American poet and novelist, Kenneth Patchen, was largely self-taught and never seemed to gain widespread recognition from the prominent literary critics or university professors of his generation. One review regarding Patchen, from the New York Times Book Review said that whilst some critics are inclined to dismiss the work of Kenneth Patchen as naive, capricious, romantic and concerned with many social problems, others thought of him very much as a major voice in American poetry. Alas, even the generous praise was given almost begrudgingly, it was a sign of the times – those not educated to the highest standard simply couldn’t compete and it was almost as if Patchen had won his place through persistence, and not talent.
The majority of Patchen’s fans have always been, and continue to be, younger people. It was once pointed out by Kenneth Rexroth that ‘during World War Two and the dark days of reaction which followed it was Kenneth Patchen who became one of our most popular poets’. A strong reason for the attraction to young people for the author is possible to be due to the timelessness of his ideas and beliefs. After the Vietnam war in the 1960’s, Patchens anti-war poetry hit it’s heights of popularity and was widely embraced by those, especially students, who were protesting against the Vietnam war.
A New York Times Book Review writer once wrote that ‘there’s the voice of anger and outspoken rage against hypocrisy and injustice. Through Patchens eyes, man is a creature who embraces violence and crime, fallen angels haunted by the horrors of our world, and who persist to kill their own kind’.
The 1950’s saw something new, a whole fresh outlook to poetry which came from Kenneth Patchen. His fame soured when he began to read and write his poetry to the accompaniment of jazz music within poetry circles.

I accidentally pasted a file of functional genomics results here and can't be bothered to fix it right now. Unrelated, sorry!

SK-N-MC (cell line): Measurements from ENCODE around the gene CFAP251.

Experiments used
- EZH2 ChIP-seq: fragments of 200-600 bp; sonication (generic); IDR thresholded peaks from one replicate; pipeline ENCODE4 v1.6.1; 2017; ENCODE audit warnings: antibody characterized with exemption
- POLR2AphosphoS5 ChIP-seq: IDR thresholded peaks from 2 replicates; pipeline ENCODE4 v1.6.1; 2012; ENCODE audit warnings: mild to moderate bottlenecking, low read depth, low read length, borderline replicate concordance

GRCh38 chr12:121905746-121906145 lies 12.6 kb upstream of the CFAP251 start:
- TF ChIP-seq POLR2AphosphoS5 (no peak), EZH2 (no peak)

Kenneth Patchen wasn’t always a writer and held down many jobs previously, such as working in a steel mill and also within the US immigration authorities. He also received further education at Meiklejohn’s Experimental College and the University of Wisconsin, but both were relatively short lived and he soon tired of being inside classrooms so decided to travel around the US instead – learning from the great ‘University of Life’ instead. When he started putting pen to paper and then poetry to jazz, this is when his career as a poet really began.
Patchens poems on the utter atrocities of war are particularly well regarded. He never exploited his position to preach, slander or lay blame, simply just remarking on the utter sadness of the times. Much like the poem ‘All is Safe’, see below:
The poem above, ‘All is Safe’ is testament and a fine example of the thought provoking work of Mr Kenneth Patchen. Although Patchen wasn’t educated to the standard of many poets of his time, he had a natural talent for literature with a strong passion that began to develop at the tender age of twelve. Over his career as a writer he penned more than forty books and tried his hand at many types of poetry; anti-novel, concrete poetry, prose, drama and jazz. He also launched a series of ‘painted books’, which were self illustrated writings.